For all the acclaim that India has received for its software prowess, we continue to fare very poorly in our government’s ability to harness technology to improve people’s lives.
Over the years, there have been several examples of how different kinds of technology have been put to use by governments from time to time. Back in the 1990s, when N. Chandrababu Naidu became chief minister of Andhra Pradesh, it made news that he used video links to districts to monitor the progress of various initiatives. Around the same time, the digitization of land records in Karnataka under the Bhoomi project was held up as a major step forward in the use of technology. The National e-Governance Plan, a major effort by the government of India launched almost a decade ago to draw up a road map for electronic governance, was one more concerted effort to reap the benefits of technology.
However, despite these successes and several other ongoing initiatives, the progress in e-governance in India has been rather disappointing. The recent United Nations E-Government Survey report, which tracks the status of e-government preparedness across countries, puts India at 118th place among 193 countries with the E-Government Development Index of 0.3834. The report also shows a strong correlation between the E-Government Development Index and national income of various countries. For a nation of a billion-plus people, we have a lot of catching up to do.
There are several enabling conditions that are also pointing in the right direction. The data on growing literacy levels, massive mobile phone penetration including smartphones, a steady positive trend in Internet penetration, etc. are all good signs for the rise of a digital economy. The various initiatives on e-governance in India, and the number of efforts globally, will all hold valuable lessons that can enable India to leapfrog and make a significant impact.
There is a shift in the core idea of governance itself in this highly interconnected digital world. The traditional notion that governance was about the state focusing on provision of services to citizens, is changing. There is a much broader definition that is evolving today. In addition to the traditional government to citizen focus, citizen to government and citizen-to-citizen engagement are becoming an integral part of the governance ecosystem. In this emerging governance paradigm, there is a need to think about the use of technology differently. Some of these principles are critical to bear in mind as we make more investments in the e-governance space.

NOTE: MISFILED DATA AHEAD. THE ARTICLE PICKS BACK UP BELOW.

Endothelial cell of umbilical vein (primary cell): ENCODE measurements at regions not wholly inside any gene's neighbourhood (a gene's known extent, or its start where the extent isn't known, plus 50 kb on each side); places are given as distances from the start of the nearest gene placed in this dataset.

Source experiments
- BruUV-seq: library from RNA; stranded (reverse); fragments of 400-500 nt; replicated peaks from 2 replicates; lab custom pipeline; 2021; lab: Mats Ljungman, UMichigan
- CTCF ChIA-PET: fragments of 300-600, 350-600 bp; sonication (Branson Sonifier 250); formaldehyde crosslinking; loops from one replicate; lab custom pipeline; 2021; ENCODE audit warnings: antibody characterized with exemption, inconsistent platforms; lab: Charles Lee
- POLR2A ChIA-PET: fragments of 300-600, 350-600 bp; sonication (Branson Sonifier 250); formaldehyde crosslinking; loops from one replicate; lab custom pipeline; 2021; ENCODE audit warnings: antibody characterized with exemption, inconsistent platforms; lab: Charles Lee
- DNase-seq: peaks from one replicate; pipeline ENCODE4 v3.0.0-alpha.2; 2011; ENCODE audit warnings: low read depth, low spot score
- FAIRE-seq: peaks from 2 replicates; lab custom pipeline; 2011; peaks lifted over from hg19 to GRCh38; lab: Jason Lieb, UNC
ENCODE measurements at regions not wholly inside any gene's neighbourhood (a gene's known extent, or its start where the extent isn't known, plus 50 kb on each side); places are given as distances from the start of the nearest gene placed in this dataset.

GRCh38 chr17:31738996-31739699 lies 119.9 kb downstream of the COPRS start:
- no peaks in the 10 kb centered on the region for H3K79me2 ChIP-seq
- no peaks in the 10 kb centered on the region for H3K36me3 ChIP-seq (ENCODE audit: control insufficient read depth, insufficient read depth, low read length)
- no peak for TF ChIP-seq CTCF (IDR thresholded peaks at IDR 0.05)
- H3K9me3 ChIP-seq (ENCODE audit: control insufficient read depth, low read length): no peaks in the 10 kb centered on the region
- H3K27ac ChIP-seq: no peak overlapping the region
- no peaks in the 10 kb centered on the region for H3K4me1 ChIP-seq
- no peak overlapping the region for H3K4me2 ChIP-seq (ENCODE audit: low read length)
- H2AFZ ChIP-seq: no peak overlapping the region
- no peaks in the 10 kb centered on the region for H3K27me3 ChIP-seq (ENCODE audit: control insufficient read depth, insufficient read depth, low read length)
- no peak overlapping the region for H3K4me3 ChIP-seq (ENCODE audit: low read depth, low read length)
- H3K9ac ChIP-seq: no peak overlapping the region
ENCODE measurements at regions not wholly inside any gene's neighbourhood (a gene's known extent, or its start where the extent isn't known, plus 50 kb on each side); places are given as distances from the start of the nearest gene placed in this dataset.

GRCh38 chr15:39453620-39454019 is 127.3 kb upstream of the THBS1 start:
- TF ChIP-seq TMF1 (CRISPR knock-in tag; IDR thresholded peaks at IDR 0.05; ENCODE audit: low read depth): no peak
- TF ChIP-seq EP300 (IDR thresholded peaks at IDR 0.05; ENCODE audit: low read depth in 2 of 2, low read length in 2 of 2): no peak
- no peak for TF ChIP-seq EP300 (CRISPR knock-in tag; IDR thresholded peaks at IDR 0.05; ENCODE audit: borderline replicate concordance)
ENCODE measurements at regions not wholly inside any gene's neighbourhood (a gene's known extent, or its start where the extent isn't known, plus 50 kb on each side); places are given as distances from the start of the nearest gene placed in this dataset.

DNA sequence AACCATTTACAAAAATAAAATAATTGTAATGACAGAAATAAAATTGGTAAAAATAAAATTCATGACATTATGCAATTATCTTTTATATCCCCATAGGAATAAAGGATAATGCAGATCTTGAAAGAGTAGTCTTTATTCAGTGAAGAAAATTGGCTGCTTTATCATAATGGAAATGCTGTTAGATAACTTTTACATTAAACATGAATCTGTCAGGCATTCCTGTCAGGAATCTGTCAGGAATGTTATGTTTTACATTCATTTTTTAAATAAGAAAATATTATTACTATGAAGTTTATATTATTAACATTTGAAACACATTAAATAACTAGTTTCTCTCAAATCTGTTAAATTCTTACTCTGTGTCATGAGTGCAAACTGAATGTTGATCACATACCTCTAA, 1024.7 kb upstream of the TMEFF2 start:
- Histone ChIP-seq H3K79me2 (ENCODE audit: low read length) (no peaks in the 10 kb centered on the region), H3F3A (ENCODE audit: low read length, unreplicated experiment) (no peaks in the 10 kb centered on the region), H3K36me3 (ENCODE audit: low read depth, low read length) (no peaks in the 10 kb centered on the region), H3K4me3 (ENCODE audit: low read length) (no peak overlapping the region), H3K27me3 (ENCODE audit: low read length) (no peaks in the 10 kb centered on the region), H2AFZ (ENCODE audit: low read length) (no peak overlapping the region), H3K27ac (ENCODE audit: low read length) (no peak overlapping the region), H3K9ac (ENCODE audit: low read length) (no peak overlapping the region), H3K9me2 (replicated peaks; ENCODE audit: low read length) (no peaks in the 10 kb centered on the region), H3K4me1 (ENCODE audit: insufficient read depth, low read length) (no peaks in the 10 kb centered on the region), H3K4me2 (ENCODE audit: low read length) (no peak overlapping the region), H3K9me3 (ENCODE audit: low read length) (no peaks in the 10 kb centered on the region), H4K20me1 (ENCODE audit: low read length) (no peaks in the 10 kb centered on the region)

First, e-governance can be truly transformative only if much of the business process within government is re-imagined and brought online. Using computers only to service citizens by printing out receipts, or where a data entry operator converts paper-based data to upload information to meet some obligation is sub-optimal and self-defeating.
Second, even as e-governance projects will be commissioned at various levels of government, some basic process, data and software protocols need to be carefully defined. This will enable any state or municipality to know what standards need to be adhered to when commissioning technology-centric projects. Most importantly, this will ensure that these numerous and simultaneous efforts can interact with each other seamlessly, as necessary. The current approach of governments at various levels commissioning e-governance projects with no standardization of the architecture, software, etc. is a recipe for disaster in the long run.
Third, while citizens will expect better services online, the information revolution is already setting another expectation from the government—that large amounts of public information will be available in a freely accessible and organized manner in real time. Indeed, this kind of transparency about how government functions will be an important determinant of whether citizens’ trust in government will grow over time. In Chennai, the municipal corporation has much of its business process online. Thanks to the initiative of the leadership in the corporation and the efforts of eGovernments Foundation, a Bengaluru-based non-profit organization, it is now possible for officials to track the progress of every civil work, and contractors to receive payments directly into their bank accounts through wire transfers when the work is completed. Many other municipalities have set up citizen complaints tracking systems, with real-time data being available for citizens to check the number of complaints that have been addressed, etc.
Fourth, while the government has a central role to play in making e-governance a reality, it would be critical to enable a large and thriving private sector ecosystem. The private sector will not only be able to develop innovative approaches to addressing challenges being faced in government, but also use the public data that is generated in creative ways to benefit citizens. For instance, open GPS data enables massive mapping and GPS-based services that are rapidly growing. Another example is where apps have been developed to help commuters track the arrival of the next bus, once GPS data on bus movements is made public by authorities.
With the rapid pace of evolution of technology, this is an area for endless innovation. Even as the nature of technology in the hands of citizens changes, there is a whole set of opportunities for governments to harness that new power to improve governance. This is a mutual learning ecosystem where citizens and governments are continually reinforcing each other in creative ways.
Technology is no panacea. But it can be argued that the appropriate use of technology can be one of the most important determinants in improving the quality of governance for our billion people.
C.V. Madhukar is director (investments) at Omidyar Network, a philanthropic investment firm.